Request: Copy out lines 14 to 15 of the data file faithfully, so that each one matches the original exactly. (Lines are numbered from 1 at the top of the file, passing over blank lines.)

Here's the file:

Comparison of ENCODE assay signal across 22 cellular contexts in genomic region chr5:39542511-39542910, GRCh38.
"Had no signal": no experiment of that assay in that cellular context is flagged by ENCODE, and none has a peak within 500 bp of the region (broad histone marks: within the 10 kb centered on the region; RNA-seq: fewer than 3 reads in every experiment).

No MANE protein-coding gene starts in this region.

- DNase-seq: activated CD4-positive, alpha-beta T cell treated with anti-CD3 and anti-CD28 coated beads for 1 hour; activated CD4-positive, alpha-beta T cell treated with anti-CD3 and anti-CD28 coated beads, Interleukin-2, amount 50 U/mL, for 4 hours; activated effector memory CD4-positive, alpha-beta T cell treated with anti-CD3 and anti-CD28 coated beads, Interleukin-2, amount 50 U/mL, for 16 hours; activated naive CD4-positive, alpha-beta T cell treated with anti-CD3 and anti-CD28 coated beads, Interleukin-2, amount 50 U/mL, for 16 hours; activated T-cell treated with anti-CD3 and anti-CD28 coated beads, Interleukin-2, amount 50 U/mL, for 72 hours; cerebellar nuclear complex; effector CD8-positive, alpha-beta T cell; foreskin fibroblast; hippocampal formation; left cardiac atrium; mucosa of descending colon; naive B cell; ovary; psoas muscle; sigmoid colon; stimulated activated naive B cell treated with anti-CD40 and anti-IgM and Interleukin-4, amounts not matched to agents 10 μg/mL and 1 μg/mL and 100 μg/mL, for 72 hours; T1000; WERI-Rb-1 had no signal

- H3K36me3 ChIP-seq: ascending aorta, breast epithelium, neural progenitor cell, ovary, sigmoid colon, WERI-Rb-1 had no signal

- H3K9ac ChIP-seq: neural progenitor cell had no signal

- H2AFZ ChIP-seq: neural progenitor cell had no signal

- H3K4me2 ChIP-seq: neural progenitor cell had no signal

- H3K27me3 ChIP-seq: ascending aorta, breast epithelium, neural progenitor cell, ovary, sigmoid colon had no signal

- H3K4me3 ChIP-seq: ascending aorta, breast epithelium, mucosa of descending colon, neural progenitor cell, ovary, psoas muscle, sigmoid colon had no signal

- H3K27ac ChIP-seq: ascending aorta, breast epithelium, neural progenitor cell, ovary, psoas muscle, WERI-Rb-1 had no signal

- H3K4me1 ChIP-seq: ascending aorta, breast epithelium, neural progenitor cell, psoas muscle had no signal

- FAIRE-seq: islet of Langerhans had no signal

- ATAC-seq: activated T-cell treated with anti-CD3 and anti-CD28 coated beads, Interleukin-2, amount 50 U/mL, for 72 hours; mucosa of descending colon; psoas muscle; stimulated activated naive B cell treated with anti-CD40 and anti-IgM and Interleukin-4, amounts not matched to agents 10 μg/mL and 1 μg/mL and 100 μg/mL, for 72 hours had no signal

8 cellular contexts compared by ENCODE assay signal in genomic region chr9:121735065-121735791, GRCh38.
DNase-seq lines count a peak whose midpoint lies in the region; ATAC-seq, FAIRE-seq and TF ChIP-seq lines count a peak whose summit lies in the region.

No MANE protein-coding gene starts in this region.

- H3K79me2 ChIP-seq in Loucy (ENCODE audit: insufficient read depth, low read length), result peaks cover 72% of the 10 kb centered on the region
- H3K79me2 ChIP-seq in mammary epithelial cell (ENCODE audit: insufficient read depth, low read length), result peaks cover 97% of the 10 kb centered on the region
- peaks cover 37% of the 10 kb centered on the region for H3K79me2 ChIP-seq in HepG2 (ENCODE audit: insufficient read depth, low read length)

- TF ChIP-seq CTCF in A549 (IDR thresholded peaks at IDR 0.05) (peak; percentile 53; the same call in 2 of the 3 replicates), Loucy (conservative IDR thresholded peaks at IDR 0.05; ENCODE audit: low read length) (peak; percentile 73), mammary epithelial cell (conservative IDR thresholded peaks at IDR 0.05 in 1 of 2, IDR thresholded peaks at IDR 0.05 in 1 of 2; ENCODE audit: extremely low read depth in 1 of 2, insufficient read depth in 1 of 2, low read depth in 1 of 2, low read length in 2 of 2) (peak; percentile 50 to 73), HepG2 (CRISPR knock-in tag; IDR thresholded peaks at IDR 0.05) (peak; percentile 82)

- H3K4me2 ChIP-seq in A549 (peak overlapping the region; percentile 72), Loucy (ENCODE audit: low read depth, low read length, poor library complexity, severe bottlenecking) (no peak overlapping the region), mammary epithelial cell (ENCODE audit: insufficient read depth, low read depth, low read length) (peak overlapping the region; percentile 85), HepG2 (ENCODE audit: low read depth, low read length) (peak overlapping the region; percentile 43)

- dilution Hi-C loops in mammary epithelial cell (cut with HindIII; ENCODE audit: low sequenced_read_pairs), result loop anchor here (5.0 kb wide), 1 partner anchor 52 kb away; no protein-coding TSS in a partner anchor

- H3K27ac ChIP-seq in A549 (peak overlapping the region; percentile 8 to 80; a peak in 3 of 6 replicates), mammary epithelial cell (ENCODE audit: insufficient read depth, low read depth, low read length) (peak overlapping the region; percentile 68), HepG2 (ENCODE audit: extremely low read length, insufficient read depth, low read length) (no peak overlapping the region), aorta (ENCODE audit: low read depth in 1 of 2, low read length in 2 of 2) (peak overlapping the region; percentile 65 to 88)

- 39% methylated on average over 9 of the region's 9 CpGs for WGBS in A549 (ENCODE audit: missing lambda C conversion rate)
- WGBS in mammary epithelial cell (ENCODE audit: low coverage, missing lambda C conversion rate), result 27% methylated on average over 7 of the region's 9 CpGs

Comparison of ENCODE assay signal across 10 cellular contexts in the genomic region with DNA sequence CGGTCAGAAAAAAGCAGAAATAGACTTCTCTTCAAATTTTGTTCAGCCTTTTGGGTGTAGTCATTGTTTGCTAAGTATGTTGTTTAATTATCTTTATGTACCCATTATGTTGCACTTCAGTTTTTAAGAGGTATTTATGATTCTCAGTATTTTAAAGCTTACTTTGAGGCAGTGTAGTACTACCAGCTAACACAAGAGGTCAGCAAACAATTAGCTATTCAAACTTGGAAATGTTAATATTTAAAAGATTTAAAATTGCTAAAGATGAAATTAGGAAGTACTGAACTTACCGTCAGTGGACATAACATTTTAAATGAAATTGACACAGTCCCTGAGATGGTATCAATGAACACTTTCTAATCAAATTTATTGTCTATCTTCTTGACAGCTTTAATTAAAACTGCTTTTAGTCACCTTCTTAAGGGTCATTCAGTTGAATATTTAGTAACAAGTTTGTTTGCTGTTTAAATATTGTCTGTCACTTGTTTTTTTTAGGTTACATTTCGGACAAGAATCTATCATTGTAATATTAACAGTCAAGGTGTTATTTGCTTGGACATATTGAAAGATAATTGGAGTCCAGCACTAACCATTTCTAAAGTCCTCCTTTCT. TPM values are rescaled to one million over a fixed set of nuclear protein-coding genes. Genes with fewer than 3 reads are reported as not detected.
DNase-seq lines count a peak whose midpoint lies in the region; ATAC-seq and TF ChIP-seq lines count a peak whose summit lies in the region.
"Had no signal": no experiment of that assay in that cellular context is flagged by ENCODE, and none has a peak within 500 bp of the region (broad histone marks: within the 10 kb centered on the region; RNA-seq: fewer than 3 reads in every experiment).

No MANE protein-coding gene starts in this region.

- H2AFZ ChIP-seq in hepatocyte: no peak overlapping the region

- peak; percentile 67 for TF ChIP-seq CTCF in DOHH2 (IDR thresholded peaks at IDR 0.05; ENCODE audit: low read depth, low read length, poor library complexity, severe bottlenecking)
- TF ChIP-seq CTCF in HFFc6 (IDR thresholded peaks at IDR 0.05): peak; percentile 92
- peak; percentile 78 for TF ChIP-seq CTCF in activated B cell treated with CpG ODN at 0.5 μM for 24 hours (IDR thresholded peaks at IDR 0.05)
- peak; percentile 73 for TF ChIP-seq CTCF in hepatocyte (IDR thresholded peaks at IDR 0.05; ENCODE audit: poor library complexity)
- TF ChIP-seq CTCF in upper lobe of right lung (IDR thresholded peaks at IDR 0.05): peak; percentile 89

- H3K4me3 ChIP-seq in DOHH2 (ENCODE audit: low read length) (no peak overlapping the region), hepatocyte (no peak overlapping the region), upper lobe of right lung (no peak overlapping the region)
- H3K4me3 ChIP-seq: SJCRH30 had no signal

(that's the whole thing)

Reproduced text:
- ATAC-seq: activated T-cell treated with anti-CD3 and anti-CD28 coated beads, Interleukin-2, amount 50 U/mL, for 72 hours; mucosa of descending colon; psoas muscle; stimulated activated naive B cell treated with anti-CD40 and anti-IgM and Interleukin-4, amounts not matched to agents 10 μg/mL and 1 μg/mL and 100 μg/mL, for 72 hours had no signal

8 cellular contexts compared by ENCODE assay signal in genomic region chr9:121735065-121735791, GRCh38.